Deep Dish Pizza in ChicagoAlthough pizza originally came from Italy, each area of the world has developed their own signature style to the dish. While some areas prefer more of a flat crust or limited toppings, the pizza in Chicago has a quite different appearance. Called deep dish pizza, or pan pizza, the pies are typically cooked in a pan, either in a traditional or brick oven. The height of the pan means that more toppings can be added and the deep dish pizza usually has more of the tomato sauce as well. As pizza in Chicago evolved, more of the pizza restaurants in the city started to offer this version of the dish and it soon became a synonym with the city itself.
The legend of deep dish pizza is thought to come from a restaurant called Pizzeria Uno in the year of 1943. Owned by Ike Sewell, the restaurant used a recipe from Rudy Malnati, the chef at the time. Instead of being delicate and small enough for a single person to eat, the new type of pan pizza was considered to be for more people and a whole family could dine on a single pie. Other than the deepness of the pizza, there are other differences as well. In a traditional Italian pizza, the thin crust is light and dry. However, the deep dish pizza uses a copious amount of olive oil or butter to create a fried effect on the outside of the crust.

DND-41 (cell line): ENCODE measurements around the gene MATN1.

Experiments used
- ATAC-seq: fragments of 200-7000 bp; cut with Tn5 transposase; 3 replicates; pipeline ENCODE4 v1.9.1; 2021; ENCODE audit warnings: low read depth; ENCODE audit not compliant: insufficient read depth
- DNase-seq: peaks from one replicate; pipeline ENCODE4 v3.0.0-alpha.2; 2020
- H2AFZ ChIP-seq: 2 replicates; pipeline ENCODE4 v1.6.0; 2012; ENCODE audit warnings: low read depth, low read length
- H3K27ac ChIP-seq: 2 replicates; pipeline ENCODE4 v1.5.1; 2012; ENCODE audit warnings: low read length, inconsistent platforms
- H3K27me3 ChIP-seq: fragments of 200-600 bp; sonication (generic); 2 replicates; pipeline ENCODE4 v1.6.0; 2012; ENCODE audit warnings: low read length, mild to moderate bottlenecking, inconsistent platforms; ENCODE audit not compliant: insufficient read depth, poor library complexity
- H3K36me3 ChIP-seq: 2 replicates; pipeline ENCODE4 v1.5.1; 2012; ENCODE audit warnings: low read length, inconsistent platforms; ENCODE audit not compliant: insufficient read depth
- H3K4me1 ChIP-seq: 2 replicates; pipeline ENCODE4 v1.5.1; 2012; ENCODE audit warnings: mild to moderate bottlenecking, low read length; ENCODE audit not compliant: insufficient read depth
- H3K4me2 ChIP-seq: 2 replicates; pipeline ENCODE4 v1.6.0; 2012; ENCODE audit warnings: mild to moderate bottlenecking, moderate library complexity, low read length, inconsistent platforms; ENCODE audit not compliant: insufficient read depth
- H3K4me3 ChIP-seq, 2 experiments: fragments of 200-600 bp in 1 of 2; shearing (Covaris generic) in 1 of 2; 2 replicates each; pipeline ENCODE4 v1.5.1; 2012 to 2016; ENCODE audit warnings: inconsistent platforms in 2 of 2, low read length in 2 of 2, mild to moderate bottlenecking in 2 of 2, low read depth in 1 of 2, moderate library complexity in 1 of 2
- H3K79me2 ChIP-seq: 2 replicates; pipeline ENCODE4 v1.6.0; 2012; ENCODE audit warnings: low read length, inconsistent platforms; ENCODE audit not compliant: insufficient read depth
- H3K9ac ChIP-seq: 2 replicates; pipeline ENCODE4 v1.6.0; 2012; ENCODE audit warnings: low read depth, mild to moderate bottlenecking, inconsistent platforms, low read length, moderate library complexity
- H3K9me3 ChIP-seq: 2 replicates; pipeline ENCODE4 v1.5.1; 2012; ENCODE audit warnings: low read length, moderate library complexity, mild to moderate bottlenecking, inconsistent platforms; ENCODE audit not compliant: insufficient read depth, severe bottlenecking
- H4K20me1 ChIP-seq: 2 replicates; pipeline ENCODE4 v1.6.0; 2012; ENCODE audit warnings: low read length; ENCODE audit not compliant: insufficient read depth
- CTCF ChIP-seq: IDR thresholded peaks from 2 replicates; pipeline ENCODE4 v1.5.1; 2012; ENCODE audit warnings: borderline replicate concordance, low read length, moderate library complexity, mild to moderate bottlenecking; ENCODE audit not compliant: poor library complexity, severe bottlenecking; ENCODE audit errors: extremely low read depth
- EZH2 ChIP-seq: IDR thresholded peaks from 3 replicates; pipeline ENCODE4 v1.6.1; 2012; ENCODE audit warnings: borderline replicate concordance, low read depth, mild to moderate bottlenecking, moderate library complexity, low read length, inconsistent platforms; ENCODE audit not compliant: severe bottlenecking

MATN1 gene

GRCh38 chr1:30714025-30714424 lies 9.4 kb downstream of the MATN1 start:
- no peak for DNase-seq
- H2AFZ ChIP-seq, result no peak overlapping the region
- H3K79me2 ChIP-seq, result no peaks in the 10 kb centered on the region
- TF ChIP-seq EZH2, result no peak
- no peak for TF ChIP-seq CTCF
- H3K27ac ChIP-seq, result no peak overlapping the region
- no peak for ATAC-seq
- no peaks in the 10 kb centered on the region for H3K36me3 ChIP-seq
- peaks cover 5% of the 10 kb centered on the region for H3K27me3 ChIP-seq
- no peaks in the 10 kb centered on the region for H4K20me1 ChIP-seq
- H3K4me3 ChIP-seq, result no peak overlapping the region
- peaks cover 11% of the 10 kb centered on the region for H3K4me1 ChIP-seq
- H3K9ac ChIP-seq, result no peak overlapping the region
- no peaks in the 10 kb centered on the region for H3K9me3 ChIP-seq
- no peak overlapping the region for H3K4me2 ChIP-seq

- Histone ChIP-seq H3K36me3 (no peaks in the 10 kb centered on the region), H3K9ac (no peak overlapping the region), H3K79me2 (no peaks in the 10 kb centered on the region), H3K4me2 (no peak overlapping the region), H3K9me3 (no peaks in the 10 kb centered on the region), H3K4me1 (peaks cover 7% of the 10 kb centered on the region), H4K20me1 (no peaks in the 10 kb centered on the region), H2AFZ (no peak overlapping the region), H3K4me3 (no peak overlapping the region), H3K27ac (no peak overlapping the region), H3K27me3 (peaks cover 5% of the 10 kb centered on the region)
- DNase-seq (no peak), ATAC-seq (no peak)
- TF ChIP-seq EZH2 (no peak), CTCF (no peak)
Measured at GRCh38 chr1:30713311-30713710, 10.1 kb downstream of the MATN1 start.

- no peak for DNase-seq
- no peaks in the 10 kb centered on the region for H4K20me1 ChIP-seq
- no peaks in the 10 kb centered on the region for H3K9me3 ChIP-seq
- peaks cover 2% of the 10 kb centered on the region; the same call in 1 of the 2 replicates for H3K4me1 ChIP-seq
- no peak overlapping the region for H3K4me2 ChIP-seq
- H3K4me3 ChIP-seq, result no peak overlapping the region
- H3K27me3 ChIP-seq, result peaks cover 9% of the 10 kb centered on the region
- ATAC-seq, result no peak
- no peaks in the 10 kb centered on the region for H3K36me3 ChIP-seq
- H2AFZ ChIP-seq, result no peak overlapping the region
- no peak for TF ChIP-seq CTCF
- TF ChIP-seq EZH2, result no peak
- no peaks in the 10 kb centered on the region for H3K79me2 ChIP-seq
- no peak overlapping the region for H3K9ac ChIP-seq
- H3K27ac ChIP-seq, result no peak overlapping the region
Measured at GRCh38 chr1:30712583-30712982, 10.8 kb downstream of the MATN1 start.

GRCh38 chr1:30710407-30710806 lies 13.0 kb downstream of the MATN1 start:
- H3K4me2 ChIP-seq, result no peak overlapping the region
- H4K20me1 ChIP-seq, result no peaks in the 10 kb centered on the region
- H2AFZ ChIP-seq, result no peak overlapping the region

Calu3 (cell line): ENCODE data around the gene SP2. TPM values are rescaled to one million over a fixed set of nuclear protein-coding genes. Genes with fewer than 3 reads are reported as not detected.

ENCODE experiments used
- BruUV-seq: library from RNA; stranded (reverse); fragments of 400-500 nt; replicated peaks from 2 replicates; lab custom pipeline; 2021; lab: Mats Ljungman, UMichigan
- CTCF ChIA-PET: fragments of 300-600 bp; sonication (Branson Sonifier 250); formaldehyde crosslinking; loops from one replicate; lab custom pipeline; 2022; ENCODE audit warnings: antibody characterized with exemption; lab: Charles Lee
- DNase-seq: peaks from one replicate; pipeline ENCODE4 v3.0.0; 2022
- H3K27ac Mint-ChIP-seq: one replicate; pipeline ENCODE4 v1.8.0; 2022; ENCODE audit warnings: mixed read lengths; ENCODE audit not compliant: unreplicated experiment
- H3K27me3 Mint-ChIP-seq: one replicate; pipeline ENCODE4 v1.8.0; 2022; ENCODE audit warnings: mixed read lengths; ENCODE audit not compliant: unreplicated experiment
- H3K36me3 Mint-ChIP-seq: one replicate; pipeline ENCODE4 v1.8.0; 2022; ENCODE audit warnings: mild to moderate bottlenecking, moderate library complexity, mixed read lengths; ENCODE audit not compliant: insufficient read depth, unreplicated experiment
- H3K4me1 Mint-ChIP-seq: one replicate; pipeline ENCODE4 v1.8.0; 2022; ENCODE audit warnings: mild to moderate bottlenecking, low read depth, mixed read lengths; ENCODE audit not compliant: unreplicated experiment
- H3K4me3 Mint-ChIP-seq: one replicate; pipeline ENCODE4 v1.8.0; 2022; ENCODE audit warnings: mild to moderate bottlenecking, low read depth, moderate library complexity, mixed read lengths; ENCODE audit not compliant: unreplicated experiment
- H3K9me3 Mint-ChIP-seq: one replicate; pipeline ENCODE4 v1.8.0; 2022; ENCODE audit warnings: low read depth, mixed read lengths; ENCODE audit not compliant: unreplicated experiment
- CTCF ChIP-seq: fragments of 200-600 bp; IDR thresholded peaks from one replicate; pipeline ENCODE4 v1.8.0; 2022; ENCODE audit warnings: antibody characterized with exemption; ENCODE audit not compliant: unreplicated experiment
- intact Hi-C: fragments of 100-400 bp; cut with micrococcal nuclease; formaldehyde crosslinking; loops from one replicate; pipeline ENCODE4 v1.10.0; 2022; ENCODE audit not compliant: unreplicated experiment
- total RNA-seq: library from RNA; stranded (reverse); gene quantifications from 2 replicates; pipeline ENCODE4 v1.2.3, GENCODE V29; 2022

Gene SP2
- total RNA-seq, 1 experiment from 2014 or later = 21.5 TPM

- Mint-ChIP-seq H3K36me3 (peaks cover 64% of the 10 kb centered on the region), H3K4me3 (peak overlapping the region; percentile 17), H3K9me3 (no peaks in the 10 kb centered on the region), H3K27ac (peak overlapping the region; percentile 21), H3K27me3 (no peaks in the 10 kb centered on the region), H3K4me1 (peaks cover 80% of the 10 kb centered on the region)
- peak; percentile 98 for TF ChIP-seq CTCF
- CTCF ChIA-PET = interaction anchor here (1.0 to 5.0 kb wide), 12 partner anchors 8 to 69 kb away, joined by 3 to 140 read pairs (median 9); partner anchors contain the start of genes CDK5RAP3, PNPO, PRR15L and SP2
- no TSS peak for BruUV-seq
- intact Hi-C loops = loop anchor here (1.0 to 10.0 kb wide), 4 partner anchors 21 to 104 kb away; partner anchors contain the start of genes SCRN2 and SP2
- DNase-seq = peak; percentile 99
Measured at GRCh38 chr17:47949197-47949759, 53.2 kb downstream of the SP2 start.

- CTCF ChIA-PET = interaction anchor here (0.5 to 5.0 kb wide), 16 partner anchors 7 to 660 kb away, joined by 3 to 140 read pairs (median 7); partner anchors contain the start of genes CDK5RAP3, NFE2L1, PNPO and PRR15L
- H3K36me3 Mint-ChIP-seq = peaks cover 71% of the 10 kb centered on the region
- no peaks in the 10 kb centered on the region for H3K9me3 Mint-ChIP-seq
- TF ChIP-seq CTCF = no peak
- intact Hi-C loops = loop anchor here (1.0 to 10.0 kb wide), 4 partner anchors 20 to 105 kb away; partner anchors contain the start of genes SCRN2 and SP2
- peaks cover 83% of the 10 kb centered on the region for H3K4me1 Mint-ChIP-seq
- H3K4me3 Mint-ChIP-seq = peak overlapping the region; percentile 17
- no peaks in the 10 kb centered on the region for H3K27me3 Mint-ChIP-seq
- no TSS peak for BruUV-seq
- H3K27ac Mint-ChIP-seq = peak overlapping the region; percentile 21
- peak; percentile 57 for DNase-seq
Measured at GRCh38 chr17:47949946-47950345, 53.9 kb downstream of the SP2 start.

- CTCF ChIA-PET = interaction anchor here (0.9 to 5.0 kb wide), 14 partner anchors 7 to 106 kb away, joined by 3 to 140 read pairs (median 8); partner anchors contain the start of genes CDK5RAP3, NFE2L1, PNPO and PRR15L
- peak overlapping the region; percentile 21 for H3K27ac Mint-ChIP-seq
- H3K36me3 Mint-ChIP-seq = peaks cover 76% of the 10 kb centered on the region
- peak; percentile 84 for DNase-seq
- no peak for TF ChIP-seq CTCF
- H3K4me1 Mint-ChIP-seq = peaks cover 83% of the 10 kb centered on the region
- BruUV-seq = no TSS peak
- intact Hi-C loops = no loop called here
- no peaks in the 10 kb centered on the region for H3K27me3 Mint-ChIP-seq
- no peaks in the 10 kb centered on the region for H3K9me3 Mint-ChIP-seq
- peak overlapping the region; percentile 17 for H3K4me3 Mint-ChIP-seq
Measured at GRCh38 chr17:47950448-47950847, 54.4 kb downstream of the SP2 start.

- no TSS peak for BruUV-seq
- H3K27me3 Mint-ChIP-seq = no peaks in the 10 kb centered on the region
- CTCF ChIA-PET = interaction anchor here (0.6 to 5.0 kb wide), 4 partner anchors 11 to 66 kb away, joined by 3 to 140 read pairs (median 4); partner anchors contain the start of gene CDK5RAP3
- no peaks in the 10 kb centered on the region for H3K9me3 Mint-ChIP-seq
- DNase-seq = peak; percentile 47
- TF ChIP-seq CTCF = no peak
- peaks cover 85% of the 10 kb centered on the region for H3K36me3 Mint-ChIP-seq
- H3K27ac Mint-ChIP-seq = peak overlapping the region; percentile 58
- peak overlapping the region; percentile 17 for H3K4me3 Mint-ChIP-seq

For the pizza restaurants in Chicago, several variations on the same theme started to appear. The pizza menu of several restaurants boasted that both types of crust were available and a diner could choose the type of pizza that was desired. In time, the pan pizza option soon took the top spot for popularity as Chicago diners found that their tastes were more a match for the heavier dish.